I've been wondering this for a while now, and I can't seem to find a straight answer about this.

If we are talking about the exact same sensor size, (lets say FX) and we are using a 50mm lens.

Camera A has 24 Mpx, and camera B has 12mpx.

If we aim to have a print of at least 300 DPI 8x10 picture, would the 24 PX not give us more "crop room" which could make it look like it was taken by a longer lens?


  • \$\begingroup\$ Why haven't any of the 4 answers so far, used the term circle of confusion? Does it not apply here? \$\endgroup\$
    – Octopus
    Commented Aug 24, 2015 at 20:38
  • \$\begingroup\$ No, CoC is about focus, specifically, depth of field. \$\endgroup\$
    – WayneF
    Commented Aug 24, 2015 at 21:27
  • \$\begingroup\$ CoC can also refer to the visual acuity or the resolving power of the equipment. I would argue that the 24MPx sensor probably won't give you a much better image than the 12MPx sensor, so cropping it won't make much of a diff. I would expect the best answer to this question would involve a discussion of CoC and pixel density. High pixel densities have their own problems, such as increased noise due to less light per pixel. \$\endgroup\$
    – Octopus
    Commented Aug 24, 2015 at 21:49

6 Answers 6


I will just do some math (I will avoid all the sharpness of the lens and noise things aside).

12 Mpx = 2829 x 4243 px

24 Mpx = 4000 x 6000 px

If I divide 4000/2829 I get a 1.414 ratio

This means If I crop a photo, taken with a 50mm lens on a 24Mpx camera to a size equivalent of a 12Mpx photo (in pixels) will look as If I had photographed that with a 70mm lens.


Oh. I'm not comenting anithing about printing resolution either.

  • \$\begingroup\$ If the two sensors were the same size in mm, then yes, your cropped image would be the same view as an uncropped 70 mm lens image sees (but 0.707x fewer pixels remaining). And of course, the cropped image does have to be enlarged 1.414x more to show at the same size (divides viewed resolution by 1.4x). But if the two sensors were different sizes, that also affects the view (a smaller sensor is already cropped). \$\endgroup\$
    – WayneF
    Commented Aug 24, 2015 at 20:11
  • \$\begingroup\$ I am just giving "a straight answer about this". The question is in fact very specific. \$\endgroup\$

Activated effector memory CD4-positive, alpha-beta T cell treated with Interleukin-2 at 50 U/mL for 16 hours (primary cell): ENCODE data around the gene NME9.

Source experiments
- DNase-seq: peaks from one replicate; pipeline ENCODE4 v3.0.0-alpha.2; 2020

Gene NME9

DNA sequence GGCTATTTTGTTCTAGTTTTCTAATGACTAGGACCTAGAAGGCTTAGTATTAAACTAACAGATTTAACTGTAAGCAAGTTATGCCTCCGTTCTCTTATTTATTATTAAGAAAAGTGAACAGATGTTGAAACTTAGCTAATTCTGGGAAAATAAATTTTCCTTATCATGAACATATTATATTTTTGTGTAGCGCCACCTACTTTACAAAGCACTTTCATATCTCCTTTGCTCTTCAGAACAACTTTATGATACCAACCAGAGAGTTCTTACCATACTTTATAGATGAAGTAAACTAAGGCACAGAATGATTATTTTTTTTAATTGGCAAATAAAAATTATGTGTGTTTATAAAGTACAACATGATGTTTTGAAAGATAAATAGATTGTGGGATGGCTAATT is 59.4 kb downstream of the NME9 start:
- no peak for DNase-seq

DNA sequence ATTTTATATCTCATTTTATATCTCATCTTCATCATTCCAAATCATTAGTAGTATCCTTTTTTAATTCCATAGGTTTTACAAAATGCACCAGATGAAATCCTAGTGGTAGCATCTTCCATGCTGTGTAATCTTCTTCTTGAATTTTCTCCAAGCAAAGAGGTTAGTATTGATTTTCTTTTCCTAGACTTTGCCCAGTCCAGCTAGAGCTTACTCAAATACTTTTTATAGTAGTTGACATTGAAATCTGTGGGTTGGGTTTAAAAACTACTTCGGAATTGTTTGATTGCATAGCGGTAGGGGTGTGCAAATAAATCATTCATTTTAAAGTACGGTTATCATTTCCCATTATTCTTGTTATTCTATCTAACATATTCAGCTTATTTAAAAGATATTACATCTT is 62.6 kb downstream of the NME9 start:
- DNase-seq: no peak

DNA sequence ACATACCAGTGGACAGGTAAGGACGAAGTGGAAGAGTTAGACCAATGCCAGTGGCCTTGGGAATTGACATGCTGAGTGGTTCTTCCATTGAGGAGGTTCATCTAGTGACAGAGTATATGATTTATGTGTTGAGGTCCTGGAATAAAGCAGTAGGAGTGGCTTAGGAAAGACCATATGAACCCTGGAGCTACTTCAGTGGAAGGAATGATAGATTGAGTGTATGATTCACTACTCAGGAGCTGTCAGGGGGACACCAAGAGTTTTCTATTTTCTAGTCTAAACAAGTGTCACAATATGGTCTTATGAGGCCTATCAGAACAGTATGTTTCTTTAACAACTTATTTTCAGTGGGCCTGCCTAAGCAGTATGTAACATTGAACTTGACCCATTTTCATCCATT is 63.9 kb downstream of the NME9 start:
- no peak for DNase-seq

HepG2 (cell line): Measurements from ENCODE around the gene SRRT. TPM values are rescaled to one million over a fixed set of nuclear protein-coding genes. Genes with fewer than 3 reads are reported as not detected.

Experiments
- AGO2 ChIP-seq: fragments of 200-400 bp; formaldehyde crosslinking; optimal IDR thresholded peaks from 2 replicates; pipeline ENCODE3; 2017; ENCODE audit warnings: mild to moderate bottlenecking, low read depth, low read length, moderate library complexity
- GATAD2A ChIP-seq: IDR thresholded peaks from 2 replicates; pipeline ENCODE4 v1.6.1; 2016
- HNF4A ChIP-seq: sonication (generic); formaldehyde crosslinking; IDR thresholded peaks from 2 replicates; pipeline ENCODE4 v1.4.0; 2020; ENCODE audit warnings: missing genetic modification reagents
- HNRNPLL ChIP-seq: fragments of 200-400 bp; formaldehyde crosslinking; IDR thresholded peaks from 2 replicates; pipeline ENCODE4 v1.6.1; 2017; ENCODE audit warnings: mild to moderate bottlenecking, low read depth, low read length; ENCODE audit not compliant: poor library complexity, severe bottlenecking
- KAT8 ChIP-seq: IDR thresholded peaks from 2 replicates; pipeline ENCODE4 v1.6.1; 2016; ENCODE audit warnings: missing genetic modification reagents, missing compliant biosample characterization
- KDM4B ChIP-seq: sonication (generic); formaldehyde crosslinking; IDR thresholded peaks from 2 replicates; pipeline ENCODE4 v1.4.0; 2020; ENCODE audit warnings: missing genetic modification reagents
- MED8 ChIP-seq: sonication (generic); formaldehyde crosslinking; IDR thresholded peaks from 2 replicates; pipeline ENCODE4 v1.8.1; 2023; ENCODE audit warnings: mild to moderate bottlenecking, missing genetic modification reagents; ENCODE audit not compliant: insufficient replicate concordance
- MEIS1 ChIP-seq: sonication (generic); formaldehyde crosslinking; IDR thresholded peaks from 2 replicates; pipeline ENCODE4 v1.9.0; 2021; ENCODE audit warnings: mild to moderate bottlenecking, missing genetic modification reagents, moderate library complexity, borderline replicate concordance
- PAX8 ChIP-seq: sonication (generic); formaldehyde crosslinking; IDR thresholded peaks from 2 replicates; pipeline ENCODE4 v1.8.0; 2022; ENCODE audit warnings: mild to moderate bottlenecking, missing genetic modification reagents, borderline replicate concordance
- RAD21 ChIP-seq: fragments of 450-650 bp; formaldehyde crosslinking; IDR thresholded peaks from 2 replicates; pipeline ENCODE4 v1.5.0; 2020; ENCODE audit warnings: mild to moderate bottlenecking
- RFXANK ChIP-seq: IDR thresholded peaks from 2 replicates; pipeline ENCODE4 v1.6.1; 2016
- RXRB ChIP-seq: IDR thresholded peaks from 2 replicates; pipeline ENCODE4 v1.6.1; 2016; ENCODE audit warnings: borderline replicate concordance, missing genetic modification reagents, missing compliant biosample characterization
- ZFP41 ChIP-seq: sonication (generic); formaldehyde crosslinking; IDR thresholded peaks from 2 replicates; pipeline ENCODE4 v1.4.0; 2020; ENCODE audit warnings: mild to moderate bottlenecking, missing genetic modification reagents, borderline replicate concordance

– Rafael
    Commented Aug 24, 2015 at 20:40
  • \$\begingroup\$ Why would it have .707x fewer pixels? He cropped it to 12 mpx, matching what the 12 mpx camera would capture. Everything would be the same as the 12 mpx picture would it not? \$\endgroup\$
    – JonYork
    Commented Aug 25, 2015 at 12:04
  • \$\begingroup\$ Yes JonYork. WayneF is in fact mixing the ppi settings to "enlarge" and all that. But in reality the answer is simpler. \$\endgroup\$
    – Rafael
    Commented Aug 25, 2015 at 15:38
  • \$\begingroup\$ I'm adding a comment about resolution. If you are printing the photos on a digital printer, you can use 200ppi, which can give you more enlargement. There are some posts on the forum regarding ppi. \$\endgroup\$
    – Rafael
    Commented Aug 25, 2015 at 15:59

Yes, and that is the maybe the major advantage of high-resoluton sensors, for typical print sizes. You can crop the image and still get an image with reasonable detail.

That said, the actual resolution of the image depends on the quality of the lens, too. Only quite high-end lenses will actually make good use of a 24MP sensor. if you look at a lens comparison like dxomark, you see that the top lens in this selection has a sharpness rating of only 21 "perceptual MPix", as they call it.

Following up on the comments, i'd like to forward to this extended discussion on the relationship between sensor and lens resolution.

  • 1
    \$\begingroup\$ But keep in mind that, if the sensor size is the same, Camera A can actually give you a lower quality image, since the size of each pixel is smaller (more pixels being packed in the same sensor). This is particularly true in terms of low-light sensitivity (ISO), since each pixel will have to "work harder". \$\endgroup\$ Commented Aug 24, 2015 at 12:17
  • \$\begingroup\$ true, but not the focus of this question. \$\endgroup\$
    – ths
    Commented Aug 24, 2015 at 12:21